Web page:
And while the Yankees were generally successful, there were definitely problems. In 1979, K-219 suffered a leak in a missile tube, and the water reacted with the volatile liquid propellant,3 causing a serious fire. The crew brought it under control, and K-219 continued to make patrols with 15 missiles until October 1986, when a leak in another tube sparked a fire and explosion that breached the hull. Despite this, the crew managed to bring her to the surface and shut down the reactor, although doing so cost seaman Sergei Preminin his life. An attempt to tow the submarine by a nearby Soviet merchant ship failed, and the crew were forced to evacuate in the face of spreading fire and toxic gas. Ultimately, K-219 sank beneath the waves, and the Soviet Navy tried to blame the leak on a collision with the American attack submarine Augusta, a charge the USN and K-219's captain both deny.

The Yankee II, modified to carry R-31s

But the idea of a collision between an American SSN and a Soviet boomer wasn't the stuff of fantasy. When Yankee patrols began, the USN responded strongly. Previously, NATO ASW concepts had been built around fighting a third Battle of the Atlantic, bringing convoys across to supply the forces fighting in Europe. But the systems worked out for this, barriers that would attrit the Soviet submarine force as it entered the North Atlantic and returned home, would be ineffective against SSBNs, which could cross them in peacetime and then wait in the open ocean, where they would be much harder to track. The American solution was to rely on signals intelligence and SOSUS to alert them when a Yankee was leaving its base, and dispatch an attack submarine to trail it. These trails, hopefully undetected by the target, could last for weeks, and they placed the American SSNs in a prime position to stop missile launches if war broke out. However, this close-range maneuvering was hazardous, and on numerous occasions resulted in submarines from the two sides colliding.4

Despite their limitations, the Yankees would serve throughout the second half of the Cold War. Much like the early Polaris boats, a number were converted during the 1980s into attack submarines by the deactivation of their missile tubes, and a few were even rebuilt with new center sections to carry guided missiles. But while their successors would look similar, they would take a very different approach to the problems of nuclear deterrence. We'll take a look at them next time.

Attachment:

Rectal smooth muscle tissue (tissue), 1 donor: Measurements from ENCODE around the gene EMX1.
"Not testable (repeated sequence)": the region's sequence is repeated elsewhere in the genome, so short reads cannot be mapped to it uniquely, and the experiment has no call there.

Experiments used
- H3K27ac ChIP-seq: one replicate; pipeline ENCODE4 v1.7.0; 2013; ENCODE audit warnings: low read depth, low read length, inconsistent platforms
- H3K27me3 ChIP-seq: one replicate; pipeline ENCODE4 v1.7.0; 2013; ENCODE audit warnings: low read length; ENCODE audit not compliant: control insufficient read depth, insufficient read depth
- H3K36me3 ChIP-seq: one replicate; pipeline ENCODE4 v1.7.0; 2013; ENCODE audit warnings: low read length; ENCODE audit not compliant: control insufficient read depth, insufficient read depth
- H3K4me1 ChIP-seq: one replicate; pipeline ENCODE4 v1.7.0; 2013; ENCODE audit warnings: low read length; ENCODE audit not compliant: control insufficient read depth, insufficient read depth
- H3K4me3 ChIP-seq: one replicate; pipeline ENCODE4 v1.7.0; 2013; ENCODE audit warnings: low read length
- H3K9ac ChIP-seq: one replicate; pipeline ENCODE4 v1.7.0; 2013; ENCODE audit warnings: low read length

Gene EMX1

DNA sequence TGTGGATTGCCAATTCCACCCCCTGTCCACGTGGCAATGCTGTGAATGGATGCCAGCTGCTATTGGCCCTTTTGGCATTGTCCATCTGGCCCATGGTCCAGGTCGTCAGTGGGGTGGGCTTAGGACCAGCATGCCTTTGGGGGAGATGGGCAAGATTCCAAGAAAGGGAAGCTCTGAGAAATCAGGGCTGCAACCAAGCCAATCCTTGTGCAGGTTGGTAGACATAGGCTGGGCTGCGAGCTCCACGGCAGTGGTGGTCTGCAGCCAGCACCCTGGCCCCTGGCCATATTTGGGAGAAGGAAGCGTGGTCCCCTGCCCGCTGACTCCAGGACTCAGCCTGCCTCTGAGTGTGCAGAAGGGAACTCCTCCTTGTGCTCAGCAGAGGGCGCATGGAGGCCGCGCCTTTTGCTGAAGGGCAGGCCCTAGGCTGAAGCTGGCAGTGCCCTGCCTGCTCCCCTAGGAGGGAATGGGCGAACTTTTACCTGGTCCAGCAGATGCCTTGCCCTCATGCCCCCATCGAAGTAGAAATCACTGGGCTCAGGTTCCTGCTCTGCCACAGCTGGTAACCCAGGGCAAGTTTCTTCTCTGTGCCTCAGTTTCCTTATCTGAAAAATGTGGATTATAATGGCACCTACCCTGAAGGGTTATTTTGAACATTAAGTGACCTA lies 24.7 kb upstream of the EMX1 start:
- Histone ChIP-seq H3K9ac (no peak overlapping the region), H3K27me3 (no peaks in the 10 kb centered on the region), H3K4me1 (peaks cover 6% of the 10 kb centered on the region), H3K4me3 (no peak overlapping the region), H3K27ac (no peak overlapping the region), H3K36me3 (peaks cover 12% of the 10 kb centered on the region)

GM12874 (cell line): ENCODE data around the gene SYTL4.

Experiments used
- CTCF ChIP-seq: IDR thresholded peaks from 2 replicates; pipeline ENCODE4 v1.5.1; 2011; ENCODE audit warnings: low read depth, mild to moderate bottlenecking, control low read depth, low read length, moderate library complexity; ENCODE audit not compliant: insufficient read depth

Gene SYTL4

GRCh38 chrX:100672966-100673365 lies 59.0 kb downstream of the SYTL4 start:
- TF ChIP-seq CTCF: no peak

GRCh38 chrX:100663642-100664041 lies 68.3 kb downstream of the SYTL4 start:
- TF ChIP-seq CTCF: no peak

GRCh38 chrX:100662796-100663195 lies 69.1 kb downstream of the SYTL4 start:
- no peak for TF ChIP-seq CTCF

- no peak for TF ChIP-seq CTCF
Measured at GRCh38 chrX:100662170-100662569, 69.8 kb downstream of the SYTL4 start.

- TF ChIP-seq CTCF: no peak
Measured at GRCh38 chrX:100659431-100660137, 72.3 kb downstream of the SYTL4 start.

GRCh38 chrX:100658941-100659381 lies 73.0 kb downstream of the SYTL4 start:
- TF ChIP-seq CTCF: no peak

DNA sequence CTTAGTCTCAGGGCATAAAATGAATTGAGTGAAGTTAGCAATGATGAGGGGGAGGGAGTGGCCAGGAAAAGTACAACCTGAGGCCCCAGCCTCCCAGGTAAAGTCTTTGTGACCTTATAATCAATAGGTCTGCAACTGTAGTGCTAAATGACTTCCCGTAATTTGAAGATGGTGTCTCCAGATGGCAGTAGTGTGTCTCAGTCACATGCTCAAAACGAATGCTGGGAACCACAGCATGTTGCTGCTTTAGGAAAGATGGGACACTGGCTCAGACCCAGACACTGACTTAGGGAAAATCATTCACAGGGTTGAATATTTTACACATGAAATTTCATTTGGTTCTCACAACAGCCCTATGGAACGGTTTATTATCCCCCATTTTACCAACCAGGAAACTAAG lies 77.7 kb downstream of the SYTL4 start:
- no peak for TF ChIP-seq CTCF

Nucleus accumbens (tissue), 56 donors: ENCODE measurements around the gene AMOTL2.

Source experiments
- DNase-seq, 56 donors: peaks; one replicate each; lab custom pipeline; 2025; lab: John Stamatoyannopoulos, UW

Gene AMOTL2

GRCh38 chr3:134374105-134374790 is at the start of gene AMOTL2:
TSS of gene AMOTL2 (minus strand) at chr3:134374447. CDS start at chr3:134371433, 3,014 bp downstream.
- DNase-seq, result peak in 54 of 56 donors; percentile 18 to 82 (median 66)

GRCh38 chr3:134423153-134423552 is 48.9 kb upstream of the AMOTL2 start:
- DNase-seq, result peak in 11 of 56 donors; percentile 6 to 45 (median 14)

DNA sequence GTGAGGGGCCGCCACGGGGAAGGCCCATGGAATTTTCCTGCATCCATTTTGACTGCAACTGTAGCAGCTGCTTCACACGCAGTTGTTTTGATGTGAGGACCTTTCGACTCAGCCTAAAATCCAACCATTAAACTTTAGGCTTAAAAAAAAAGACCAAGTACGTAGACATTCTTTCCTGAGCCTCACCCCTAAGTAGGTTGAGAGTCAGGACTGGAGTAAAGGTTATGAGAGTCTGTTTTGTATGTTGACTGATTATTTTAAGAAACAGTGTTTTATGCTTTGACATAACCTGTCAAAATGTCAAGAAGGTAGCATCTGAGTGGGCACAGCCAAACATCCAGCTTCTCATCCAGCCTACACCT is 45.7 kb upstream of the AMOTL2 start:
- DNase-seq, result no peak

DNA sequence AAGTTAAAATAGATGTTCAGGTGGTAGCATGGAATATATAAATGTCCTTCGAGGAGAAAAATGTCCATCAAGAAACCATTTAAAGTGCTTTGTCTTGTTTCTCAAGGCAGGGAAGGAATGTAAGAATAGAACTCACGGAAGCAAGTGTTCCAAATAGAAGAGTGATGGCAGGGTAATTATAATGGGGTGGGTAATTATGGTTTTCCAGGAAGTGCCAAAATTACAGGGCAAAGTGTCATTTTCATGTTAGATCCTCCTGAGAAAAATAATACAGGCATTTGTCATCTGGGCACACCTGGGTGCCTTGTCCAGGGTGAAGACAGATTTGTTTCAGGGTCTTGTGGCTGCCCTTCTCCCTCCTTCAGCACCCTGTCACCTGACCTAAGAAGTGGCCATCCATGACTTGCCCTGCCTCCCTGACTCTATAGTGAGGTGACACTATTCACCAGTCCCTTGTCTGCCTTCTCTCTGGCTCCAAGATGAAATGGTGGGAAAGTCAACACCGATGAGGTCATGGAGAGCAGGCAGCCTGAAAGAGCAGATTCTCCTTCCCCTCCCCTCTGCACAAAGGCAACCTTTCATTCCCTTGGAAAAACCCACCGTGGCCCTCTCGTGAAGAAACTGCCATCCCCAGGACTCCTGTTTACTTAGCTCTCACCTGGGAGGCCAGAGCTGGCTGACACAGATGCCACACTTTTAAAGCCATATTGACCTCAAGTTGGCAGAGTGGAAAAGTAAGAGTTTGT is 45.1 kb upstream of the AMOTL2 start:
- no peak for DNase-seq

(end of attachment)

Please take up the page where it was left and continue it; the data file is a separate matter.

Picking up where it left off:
1 This is depth over the missiles, as opposed to traditional submarine depths, which are measured to the keel. Polaris probably had about half the maximum depth.

2 It's worth noting that a major driver of the Yankee program was the inability of the Soviets to build ICBM guidance systems en masse. The R-27 could use cruder guidance systems that the Soviets could build in large quantities.

3 R-27 used UDMH and nitrogen tetroxide, both of which are toxic and very reactive.

4 Augusta was in fact damaged right around the time K-219 went down, but it's more likely that this was in a collision elsewhere in the Atlantic and not with K-219.


  1. June 02, 2021brightdark said...

    According to a few reports the Russians surveyed the the K-219 wreck and noticed a couple of things: A few of the missile hatches were open and the missiles were missing.

    I wonder how that happened.....

    I think I've seen a picture of a Delta class that had a sizable dent in its hull. Roughly the same time it happened, the USS Augusta returned to port with bow damage.

  2. June 02, 2021bean said...

    I wonder how that happened.....

    Some things are truly mysterious. Maybe the whales felt a need for a nuclear deterrent.

  3. June 03, 2021Anonymous said...


    Some things are truly mysterious. Maybe the whales felt a need for a nuclear deterrent.

    That just shifts the mystery.

  4. June 03, 2021bean said...